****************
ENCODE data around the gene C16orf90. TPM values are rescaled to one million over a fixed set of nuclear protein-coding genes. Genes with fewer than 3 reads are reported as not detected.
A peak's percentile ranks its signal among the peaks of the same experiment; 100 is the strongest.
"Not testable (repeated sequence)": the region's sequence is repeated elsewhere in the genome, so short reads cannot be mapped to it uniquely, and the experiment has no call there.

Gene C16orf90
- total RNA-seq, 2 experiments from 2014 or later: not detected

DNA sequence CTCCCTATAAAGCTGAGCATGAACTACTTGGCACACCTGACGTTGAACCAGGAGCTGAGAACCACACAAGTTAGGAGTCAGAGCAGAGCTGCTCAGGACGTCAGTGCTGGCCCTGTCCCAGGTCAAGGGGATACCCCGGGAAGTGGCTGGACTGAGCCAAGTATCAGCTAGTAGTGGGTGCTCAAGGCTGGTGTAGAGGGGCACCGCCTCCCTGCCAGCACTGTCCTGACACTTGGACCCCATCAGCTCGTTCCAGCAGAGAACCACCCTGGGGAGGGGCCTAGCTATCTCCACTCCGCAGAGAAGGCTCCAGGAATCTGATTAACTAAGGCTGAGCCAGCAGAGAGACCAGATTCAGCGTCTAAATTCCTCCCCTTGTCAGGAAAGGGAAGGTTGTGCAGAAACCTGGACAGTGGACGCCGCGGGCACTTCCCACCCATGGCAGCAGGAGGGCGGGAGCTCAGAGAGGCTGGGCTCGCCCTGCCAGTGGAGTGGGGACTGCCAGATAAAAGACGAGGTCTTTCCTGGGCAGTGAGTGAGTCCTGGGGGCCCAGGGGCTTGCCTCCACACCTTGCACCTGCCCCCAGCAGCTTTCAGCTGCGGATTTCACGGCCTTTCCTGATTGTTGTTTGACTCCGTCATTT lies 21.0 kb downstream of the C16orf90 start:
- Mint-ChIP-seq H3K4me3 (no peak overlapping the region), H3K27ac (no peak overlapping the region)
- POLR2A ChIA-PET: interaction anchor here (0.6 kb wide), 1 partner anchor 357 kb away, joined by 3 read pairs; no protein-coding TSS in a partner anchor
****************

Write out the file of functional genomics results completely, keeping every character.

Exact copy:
ENCODE data around the gene C16orf90. TPM values are rescaled to one million over a fixed set of nuclear protein-coding genes. Genes with fewer than 3 reads are reported as not detected.
A peak's percentile ranks its signal among the peaks of the same experiment; 100 is the strongest.
"Not testable (repeated sequence)": the region's sequence is repeated elsewhere in the genome, so short reads cannot be mapped to it uniquely, and the experiment has no call there.

Gene C16orf90
- total RNA-seq, 2 experiments from 2014 or later: not detected

DNA sequence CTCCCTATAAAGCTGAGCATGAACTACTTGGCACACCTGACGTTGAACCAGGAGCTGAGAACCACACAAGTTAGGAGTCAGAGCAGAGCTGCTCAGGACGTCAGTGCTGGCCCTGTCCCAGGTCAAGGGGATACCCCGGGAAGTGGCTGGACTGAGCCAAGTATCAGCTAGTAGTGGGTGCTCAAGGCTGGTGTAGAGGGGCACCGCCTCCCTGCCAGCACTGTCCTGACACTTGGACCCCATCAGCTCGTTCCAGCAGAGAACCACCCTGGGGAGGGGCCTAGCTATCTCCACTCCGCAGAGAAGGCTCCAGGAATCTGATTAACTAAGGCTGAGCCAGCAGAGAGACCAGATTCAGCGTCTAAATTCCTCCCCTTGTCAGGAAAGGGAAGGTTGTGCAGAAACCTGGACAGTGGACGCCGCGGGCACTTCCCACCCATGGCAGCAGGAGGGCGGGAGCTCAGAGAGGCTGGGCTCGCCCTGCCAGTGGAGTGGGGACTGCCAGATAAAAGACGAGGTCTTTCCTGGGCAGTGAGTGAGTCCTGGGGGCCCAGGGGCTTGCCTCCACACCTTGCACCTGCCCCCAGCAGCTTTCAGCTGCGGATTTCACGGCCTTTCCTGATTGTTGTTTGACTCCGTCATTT lies 21.0 kb downstream of the C16orf90 start:
- Mint-ChIP-seq H3K4me3 (no peak overlapping the region), H3K27ac (no peak overlapping the region)
- POLR2A ChIA-PET: interaction anchor here (0.6 kb wide), 1 partner anchor 357 kb away, joined by 3 read pairs; no protein-coding TSS in a partner anchor